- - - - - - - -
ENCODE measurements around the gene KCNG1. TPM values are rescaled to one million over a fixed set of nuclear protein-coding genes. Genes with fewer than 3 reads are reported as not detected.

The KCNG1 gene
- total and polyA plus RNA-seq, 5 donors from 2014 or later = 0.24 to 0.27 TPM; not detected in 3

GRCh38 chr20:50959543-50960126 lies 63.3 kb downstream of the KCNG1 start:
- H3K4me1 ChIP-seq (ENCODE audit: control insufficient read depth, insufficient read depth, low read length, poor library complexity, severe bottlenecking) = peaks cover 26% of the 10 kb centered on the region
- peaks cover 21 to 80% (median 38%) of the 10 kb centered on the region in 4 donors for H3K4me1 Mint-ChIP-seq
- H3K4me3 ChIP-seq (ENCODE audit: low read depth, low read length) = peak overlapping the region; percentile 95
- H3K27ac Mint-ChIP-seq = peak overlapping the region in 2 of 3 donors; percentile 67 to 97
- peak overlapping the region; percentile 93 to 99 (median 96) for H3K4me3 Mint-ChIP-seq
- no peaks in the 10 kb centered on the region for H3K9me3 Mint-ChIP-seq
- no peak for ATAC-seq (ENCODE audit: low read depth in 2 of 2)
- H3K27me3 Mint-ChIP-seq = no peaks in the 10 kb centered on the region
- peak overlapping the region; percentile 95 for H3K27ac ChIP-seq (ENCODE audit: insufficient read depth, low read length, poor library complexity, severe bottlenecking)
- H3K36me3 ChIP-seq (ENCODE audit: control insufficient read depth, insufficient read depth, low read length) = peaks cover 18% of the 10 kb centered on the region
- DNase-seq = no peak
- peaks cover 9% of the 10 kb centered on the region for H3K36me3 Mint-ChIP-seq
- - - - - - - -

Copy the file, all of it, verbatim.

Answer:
ENCODE measurements around the gene KCNG1. TPM values are rescaled to one million over a fixed set of nuclear protein-coding genes. Genes with fewer than 3 reads are reported as not detected.

The KCNG1 gene
- total and polyA plus RNA-seq, 5 donors from 2014 or later = 0.24 to 0.27 TPM; not detected in 3

GRCh38 chr20:50959543-50960126 lies 63.3 kb downstream of the KCNG1 start:
- H3K4me1 ChIP-seq (ENCODE audit: control insufficient read depth, insufficient read depth, low read length, poor library complexity, severe bottlenecking) = peaks cover 26% of the 10 kb centered on the region
- peaks cover 21 to 80% (median 38%) of the 10 kb centered on the region in 4 donors for H3K4me1 Mint-ChIP-seq
- H3K4me3 ChIP-seq (ENCODE audit: low read depth, low read length) = peak overlapping the region; percentile 95
- H3K27ac Mint-ChIP-seq = peak overlapping the region in 2 of 3 donors; percentile 67 to 97
- peak overlapping the region; percentile 93 to 99 (median 96) for H3K4me3 Mint-ChIP-seq
- no peaks in the 10 kb centered on the region for H3K9me3 Mint-ChIP-seq
- no peak for ATAC-seq (ENCODE audit: low read depth in 2 of 2)
- H3K27me3 Mint-ChIP-seq = no peaks in the 10 kb centered on the region
- peak overlapping the region; percentile 95 for H3K27ac ChIP-seq (ENCODE audit: insufficient read depth, low read length, poor library complexity, severe bottlenecking)
- H3K36me3 ChIP-seq (ENCODE audit: control insufficient read depth, insufficient read depth, low read length) = peaks cover 18% of the 10 kb centered on the region
- DNase-seq = no peak
- peaks cover 9% of the 10 kb centered on the region for H3K36me3 Mint-ChIP-seq